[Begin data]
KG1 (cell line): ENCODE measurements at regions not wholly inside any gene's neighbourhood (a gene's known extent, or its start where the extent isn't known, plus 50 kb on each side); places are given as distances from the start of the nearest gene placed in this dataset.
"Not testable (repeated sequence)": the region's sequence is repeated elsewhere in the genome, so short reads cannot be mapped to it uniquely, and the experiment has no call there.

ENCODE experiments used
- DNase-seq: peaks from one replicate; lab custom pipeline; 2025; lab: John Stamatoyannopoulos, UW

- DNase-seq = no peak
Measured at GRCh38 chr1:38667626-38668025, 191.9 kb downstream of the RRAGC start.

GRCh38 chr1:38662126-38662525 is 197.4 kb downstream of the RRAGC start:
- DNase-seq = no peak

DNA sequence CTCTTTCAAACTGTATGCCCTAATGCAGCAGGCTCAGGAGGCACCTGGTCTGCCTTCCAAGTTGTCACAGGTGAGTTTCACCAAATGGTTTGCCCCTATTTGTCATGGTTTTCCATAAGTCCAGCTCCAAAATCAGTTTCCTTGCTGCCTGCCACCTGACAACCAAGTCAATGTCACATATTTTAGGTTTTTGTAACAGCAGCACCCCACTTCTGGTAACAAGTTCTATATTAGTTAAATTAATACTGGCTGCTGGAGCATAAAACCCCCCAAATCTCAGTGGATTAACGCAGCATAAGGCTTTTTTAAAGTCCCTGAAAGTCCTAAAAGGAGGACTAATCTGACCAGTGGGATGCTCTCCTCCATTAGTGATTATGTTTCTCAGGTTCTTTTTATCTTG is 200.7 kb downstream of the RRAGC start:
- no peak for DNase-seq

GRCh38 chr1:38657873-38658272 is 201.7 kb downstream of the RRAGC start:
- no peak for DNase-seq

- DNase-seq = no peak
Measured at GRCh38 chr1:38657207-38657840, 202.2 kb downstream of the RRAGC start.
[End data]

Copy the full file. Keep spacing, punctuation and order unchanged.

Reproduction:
KG1 (cell line): ENCODE measurements at regions not wholly inside any gene's neighbourhood (a gene's known extent, or its start where the extent isn't known, plus 50 kb on each side); places are given as distances from the start of the nearest gene placed in this dataset.
"Not testable (repeated sequence)": the region's sequence is repeated elsewhere in the genome, so short reads cannot be mapped to it uniquely, and the experiment has no call there.

ENCODE experiments used
- DNase-seq: peaks from one replicate; lab custom pipeline; 2025; lab: John Stamatoyannopoulos, UW

- DNase-seq = no peak
Measured at GRCh38 chr1:38667626-38668025, 191.9 kb downstream of the RRAGC start.

GRCh38 chr1:38662126-38662525 is 197.4 kb downstream of the RRAGC start:
- DNase-seq = no peak

DNA sequence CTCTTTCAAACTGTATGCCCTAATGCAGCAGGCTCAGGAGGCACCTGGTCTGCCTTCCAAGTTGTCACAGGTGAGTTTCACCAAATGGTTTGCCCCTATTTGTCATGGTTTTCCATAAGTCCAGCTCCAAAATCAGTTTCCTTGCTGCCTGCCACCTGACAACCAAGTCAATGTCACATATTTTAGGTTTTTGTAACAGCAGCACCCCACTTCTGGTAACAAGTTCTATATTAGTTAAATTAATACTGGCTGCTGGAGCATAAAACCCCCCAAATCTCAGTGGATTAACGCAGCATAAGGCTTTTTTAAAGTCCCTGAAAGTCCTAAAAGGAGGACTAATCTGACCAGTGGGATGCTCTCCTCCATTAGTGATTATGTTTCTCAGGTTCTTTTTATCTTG is 200.7 kb downstream of the RRAGC start:
- no peak for DNase-seq

GRCh38 chr1:38657873-38658272 is 201.7 kb downstream of the RRAGC start:
- no peak for DNase-seq

- DNase-seq = no peak
Measured at GRCh38 chr1:38657207-38657840, 202.2 kb downstream of the RRAGC start.